Miami's economic upswing continues a decade after the city declared a state of ''financial emergency'' and was forced to endure the indignity of operating under a governor-appointed oversight board.
Moody's Investors Service announced today it has improved the credit rating of Miami's General Obligation Tax Bonds, the latest in a string of upgrades in recent years. As recently as 2000, Miami's ratings were at junk status.
The new rating from Moody's is A2, up a notch from the previous rating of A3. The change means Miami can issue bonds at a lower interest rate, which translates to tax dollar savings on future bond issues. It also means Wall Street remains bullish on the city's future.
Since 1996, Moody's stated in a written opinion, "the city has made notable strides. Officials have erased a $68 million accumulated deficit, structurally balanced the budget, and built reserves.''
Moody's credited a city financial integrity ordinance adopted in 2000 with institutionalizing sound financial practices. It also praised initiatives begun more recently under Miami Mayor Manny Diaz -- such as the Miami 21 citywide rezoning effort, which Moody's says is ''proactive'' and
"will provide long-term benefits.''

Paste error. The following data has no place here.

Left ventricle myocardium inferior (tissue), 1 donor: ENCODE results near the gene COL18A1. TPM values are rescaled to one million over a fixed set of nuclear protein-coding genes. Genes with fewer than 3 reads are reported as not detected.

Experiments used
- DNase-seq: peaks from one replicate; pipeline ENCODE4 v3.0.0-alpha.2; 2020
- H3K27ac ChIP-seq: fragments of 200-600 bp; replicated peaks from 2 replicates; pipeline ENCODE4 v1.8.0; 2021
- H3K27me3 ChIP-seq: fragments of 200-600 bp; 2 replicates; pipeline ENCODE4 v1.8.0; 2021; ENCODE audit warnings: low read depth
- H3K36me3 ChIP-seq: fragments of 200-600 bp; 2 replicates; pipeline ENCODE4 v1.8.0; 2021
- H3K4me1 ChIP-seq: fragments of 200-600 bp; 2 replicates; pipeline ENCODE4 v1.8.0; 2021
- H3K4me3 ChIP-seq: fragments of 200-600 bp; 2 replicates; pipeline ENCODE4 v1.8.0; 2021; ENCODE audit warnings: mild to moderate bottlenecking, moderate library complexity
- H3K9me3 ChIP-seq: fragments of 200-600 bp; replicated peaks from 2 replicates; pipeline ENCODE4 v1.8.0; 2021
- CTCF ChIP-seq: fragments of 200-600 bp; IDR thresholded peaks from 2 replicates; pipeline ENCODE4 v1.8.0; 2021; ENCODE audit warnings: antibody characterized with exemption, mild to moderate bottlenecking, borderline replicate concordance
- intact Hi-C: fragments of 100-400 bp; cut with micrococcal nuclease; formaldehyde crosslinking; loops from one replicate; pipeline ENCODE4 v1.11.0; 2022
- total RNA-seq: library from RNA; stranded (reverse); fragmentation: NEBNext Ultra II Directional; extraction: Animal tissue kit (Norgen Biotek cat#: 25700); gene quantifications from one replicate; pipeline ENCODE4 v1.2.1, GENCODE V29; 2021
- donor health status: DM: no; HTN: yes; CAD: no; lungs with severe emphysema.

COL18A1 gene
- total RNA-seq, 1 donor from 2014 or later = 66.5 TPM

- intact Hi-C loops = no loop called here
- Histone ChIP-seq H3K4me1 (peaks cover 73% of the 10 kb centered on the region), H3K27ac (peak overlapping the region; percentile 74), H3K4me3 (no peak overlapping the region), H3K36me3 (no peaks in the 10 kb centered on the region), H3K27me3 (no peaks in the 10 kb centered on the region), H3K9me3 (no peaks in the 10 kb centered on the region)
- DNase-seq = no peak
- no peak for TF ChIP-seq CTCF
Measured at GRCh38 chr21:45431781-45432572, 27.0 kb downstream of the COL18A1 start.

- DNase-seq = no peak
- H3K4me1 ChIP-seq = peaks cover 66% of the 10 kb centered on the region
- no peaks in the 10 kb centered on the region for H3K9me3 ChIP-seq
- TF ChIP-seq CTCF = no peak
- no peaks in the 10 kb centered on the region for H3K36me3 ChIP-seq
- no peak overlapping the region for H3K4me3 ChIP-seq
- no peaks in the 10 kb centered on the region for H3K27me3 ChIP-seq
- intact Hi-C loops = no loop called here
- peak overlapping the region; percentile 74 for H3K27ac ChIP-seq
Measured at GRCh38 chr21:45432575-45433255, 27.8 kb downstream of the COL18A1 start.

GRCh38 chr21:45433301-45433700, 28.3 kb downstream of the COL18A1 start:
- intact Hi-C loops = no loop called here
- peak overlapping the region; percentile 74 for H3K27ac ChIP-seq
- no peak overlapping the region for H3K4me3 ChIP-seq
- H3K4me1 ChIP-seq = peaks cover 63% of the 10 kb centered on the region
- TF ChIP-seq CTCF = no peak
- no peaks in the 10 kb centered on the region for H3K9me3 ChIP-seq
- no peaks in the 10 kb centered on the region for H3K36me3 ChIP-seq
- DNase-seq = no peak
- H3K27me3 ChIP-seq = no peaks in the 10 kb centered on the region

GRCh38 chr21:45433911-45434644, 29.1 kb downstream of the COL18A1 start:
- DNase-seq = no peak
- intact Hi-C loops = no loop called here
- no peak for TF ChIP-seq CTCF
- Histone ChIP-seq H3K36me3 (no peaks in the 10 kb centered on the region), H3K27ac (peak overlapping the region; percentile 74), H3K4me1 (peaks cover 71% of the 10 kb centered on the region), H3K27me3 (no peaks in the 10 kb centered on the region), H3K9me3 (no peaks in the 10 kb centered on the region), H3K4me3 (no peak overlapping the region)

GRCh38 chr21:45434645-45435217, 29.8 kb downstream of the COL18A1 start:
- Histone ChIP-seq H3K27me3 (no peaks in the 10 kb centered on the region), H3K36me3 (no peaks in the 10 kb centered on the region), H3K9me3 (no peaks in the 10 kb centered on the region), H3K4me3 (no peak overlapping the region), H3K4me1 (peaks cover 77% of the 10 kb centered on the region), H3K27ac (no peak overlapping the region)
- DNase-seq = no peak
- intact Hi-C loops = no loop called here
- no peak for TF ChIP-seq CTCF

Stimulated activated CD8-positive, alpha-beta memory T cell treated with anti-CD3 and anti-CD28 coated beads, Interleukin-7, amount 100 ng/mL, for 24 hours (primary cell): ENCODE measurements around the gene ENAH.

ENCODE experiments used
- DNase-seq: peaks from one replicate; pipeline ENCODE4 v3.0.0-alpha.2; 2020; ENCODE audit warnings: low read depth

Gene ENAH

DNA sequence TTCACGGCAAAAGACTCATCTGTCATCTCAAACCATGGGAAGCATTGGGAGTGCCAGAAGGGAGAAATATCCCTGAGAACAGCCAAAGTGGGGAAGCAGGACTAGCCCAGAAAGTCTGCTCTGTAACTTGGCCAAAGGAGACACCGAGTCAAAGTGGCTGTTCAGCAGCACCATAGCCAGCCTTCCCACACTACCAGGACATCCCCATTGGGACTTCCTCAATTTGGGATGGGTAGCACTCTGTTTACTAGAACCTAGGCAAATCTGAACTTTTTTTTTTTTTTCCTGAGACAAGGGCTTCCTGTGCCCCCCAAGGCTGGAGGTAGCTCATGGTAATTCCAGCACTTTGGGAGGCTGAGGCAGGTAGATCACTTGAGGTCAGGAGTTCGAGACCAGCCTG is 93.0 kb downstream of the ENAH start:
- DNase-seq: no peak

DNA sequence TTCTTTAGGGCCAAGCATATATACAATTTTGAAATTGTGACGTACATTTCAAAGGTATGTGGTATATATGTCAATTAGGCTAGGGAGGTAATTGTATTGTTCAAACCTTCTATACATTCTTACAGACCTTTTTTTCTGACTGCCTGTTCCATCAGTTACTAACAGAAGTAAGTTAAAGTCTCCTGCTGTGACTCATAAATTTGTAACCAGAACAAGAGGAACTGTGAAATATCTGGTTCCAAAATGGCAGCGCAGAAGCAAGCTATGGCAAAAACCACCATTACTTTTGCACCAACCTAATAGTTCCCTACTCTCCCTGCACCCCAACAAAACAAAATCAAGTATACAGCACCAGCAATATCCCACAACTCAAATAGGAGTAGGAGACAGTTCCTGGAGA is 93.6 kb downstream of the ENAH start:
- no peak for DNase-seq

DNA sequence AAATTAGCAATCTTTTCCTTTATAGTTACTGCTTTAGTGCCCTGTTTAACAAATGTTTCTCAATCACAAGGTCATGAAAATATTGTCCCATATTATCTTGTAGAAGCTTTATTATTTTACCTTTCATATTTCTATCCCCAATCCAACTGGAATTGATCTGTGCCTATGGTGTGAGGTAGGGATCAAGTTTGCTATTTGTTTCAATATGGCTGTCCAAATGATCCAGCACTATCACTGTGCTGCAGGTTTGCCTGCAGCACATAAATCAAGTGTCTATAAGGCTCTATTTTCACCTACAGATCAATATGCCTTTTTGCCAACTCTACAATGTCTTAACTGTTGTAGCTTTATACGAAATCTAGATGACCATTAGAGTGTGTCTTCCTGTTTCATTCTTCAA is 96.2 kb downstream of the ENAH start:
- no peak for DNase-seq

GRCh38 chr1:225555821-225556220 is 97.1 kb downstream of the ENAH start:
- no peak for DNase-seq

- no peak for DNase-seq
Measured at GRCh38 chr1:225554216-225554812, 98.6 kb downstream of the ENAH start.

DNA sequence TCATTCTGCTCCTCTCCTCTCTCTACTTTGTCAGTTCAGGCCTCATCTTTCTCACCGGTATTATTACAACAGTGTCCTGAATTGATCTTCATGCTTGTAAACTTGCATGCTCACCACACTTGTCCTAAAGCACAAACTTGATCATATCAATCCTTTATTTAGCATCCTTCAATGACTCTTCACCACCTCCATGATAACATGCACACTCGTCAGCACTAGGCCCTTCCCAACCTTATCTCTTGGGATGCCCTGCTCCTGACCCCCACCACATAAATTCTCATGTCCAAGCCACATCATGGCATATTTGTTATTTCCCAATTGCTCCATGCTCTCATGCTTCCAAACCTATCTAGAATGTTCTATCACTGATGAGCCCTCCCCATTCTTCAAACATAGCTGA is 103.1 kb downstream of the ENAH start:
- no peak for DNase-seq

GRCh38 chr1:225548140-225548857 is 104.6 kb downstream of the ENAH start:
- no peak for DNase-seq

In 2000, Moody's was the first major credit agency to elevate Miami to investment-grade status. Other agencies followed suit, and the city's credit rating has steadily been on the rise.
''I'm ecstatic,'' City Manager Pete Hernandez said today of the latest upgrade.
"The city has come a long way in the last four or five years, no question.''
Miami still faces challenges ahead, however, something Moody's takes note of in its opinion. Miami's tax base has nearly doubled in the past four years -- now topping $34 billion -- yet the city has made a habit of dipping into reserve funds to balance its books.
By fall of next year, Hernandez has predicted, city reserves will have dropped to $95 million -- down from $142 million in 2003, but still healthy for a city of Miami's size.
A major hurdle facing city leaders is negotiating a deal with employee unions that will address soaring pension costs.
''Costly union contracts are a major stumbling block to resolve,'' Moody's warns.